Researchers have found that combined mechanical (TSC) and chemical (silane/MDP-containing ceramic primers) surface pretreatment of zirconia improved the bond durability of composite cement bonding to zirconia.[82] When zirconia was air abraded with Al2O3 (110 μm), it resulted in higher roughness values, but air abrasion protocols with SiO2 (110 μm) promoted better adhesion to MDP-based resin cement.[55] Regarding the type of particle, studies found similar bond strength values between Y-TZP specimens subjected to airborne abrasion with conventional alumina particles and silica-coated alumina particles.[83],[84] However, after 6 months of aging, silica-coated zirconia surfaces presented a higher bond strength,[84] which may be because conventional alumina particles are sharp and hard, whereas silica-coated alumina particles are softer and smoother, being less aggressive on the ceramic surface and facilitating the chemical bond. One study also reported that silica coating, irrespective of the use of primer or universal adhesive, provided significantly higher microshear bond strength values than other methods (sandblasting, laser).[85]

Although sandblasting can modify the surface of the zirconia, when used alone, it has been found to be ineffective in increasing adhesion to zirconia, and a chemical surface conditioner is required to make it stable in the long term.[22],[26],[39],[44] These chemical conditioners contain various molecules found in primers, adhesives, or cement. Surface conditioning methods, particularly physicochemical conditioning methods, tend to increase the bond strength values for resin-based cements to zirconia.[86]

The use of APA with 50 μm Al2O3 before sintering and the application of primer-containing MDP seem to be valuable methods for durable bonding with zirconia. APA with 50 μm Al2O3 after sintering induced the highest (t-m) phase transformation.[79]

One recent study concluded that the best treatment to promote greater bond strength to zirconia is to associate tribochemical treatment with self-adhesive resin cement containing a functional phosphate monomer.[87]

Resin cement

Evaluation of shear bond strength of different cements used with zirconia indicated that zinc phosphate and conventional and modified glass ionomer cements are not able to form a lasting bond with zirconia; only resin cement and resin cement-containing MDP monomer show good results even after aging.[88] It was also seen that bond strength of glass ionomer cements and conventional Bis-GMA-based composites is significantly lower, especially after aging by thermocycling. Only resin cement and resin cement-containing MDP monomer withstand thermocycling, with the latter achieving a higher bond strength.[70] Similar results were also obtained on evaluating the shear bond strength of five cements, before and after long-term stocking (2 years) and thermocycling at 37500 cycles. The results revealed that Bis-GMA-based cements lack long-term stability. The efficiency of different surface treatment, i.e., sandblasting with aluminum oxide (Al2O3) at 50 μm and silanization was also studied and found that surface treatments improve the initial bond strength, but their effect decreases with time. Only resin cements with phosphatic monomer have shown high adhesion values and reliability after thermocycling in association with sandblasting.[89]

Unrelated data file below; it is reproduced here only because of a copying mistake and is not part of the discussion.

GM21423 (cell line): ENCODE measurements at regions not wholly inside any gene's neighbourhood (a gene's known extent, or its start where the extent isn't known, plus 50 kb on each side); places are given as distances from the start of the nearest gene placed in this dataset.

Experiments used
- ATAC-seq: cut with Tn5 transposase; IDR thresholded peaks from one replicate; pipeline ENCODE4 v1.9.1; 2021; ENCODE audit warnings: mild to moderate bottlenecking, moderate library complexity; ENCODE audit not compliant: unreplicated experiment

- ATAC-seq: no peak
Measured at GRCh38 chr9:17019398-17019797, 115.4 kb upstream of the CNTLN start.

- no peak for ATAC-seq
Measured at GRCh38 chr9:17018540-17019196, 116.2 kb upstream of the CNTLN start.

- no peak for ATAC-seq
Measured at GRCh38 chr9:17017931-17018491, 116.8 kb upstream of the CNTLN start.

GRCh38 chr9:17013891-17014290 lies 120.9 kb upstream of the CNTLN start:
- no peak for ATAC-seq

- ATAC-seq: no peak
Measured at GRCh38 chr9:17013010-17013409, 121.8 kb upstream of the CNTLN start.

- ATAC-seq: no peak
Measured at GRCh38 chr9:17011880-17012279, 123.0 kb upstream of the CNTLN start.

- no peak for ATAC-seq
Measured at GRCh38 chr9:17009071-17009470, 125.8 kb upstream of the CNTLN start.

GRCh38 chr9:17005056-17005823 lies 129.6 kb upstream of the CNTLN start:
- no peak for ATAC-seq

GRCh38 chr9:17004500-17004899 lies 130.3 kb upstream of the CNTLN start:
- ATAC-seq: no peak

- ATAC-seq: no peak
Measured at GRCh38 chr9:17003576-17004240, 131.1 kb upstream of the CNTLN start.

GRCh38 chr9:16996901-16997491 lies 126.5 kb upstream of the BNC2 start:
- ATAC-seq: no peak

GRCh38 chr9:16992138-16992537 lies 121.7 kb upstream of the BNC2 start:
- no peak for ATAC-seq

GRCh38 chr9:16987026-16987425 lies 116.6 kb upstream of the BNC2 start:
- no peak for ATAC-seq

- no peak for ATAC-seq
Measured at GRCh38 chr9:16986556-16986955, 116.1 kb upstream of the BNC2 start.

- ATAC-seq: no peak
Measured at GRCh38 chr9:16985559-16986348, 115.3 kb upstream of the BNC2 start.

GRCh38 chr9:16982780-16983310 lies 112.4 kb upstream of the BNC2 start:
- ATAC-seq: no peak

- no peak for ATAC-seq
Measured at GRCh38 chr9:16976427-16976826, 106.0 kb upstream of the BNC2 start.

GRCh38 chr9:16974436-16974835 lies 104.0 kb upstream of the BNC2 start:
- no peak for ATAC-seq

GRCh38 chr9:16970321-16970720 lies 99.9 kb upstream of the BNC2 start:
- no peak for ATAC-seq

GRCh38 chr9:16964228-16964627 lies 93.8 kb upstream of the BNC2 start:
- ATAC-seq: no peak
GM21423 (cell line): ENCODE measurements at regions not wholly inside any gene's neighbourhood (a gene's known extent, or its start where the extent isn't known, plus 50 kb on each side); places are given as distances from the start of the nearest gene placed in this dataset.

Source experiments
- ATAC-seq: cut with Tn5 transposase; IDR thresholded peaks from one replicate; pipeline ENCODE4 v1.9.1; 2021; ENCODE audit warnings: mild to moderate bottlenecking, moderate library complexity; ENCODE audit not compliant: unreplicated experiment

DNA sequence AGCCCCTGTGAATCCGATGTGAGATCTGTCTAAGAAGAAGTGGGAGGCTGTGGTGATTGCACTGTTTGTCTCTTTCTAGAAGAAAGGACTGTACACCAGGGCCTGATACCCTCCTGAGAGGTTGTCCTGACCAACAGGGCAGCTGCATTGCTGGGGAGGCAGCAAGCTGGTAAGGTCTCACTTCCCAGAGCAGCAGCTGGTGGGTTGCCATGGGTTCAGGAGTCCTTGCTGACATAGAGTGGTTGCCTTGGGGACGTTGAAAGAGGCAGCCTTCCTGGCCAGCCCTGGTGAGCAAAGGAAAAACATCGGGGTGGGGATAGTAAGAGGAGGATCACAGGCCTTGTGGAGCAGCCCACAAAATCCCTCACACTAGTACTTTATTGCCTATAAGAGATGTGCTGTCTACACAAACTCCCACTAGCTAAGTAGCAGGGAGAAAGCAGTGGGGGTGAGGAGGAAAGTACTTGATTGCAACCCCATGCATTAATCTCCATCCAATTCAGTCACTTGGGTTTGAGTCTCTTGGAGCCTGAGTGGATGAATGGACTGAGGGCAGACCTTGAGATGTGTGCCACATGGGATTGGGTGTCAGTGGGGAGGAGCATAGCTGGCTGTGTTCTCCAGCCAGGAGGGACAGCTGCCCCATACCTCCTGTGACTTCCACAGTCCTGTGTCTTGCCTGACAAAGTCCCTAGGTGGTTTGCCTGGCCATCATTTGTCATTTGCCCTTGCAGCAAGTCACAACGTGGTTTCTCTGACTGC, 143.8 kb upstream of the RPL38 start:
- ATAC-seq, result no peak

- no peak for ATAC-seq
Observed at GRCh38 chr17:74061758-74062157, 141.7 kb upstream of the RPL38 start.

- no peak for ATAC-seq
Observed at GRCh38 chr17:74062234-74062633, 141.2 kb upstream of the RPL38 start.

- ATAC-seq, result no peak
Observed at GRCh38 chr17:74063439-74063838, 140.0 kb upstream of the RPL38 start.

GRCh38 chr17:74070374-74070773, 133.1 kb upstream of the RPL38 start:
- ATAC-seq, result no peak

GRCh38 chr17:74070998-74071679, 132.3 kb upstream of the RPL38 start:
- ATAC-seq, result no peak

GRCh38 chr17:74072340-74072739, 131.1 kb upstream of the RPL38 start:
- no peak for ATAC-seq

The cements used in various studies for luting zirconia can mainly be divided into three types - Self-adhesive cements, cements containing 10-MDP, and Bis-GMA cements (which are neither self-adhesive nor contain 10-MDP). Bis-GMA cements showed lower adhesion values than the other two groups but better results in hydrolytic degradation.[22],[90] A lot of studies have reported the synergistic effect on applying a 10-MDP primer, especially with self-adhesive resin cement.[13],[91],[92] Non-MDP-containing self-adhesive resin cements showed increased bond value with MDP-containing primer to zirconia ceramics. However, as per some studies, the bond strength of MDP-containing self-adhesive resin cements was not affected significantly by the use of zirconia primer due to the saturation of this molecule.[92] Hence, more studies are required to find the ideal resin cement although there is consensus on the need for prior mechanical surface conditioning to increase their adhesive values.[32],[39],[60],[90] More studies regarding cement degradation following artificial aging are also required.[25],[90]